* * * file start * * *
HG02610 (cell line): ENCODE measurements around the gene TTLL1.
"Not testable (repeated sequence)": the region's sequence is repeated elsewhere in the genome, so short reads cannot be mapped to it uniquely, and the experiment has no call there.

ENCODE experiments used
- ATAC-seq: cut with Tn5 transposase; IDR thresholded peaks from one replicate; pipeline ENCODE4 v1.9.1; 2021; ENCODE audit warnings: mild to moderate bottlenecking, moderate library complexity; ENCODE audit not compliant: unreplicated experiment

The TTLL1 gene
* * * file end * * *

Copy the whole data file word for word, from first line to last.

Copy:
HG02610 (cell line): ENCODE measurements around the gene TTLL1.
"Not testable (repeated sequence)": the region's sequence is repeated elsewhere in the genome, so short reads cannot be mapped to it uniquely, and the experiment has no call there.

ENCODE experiments used
- ATAC-seq: cut with Tn5 transposase; IDR thresholded peaks from one replicate; pipeline ENCODE4 v1.9.1; 2021; ENCODE audit warnings: mild to moderate bottlenecking, moderate library complexity; ENCODE audit not compliant: unreplicated experiment

The TTLL1 gene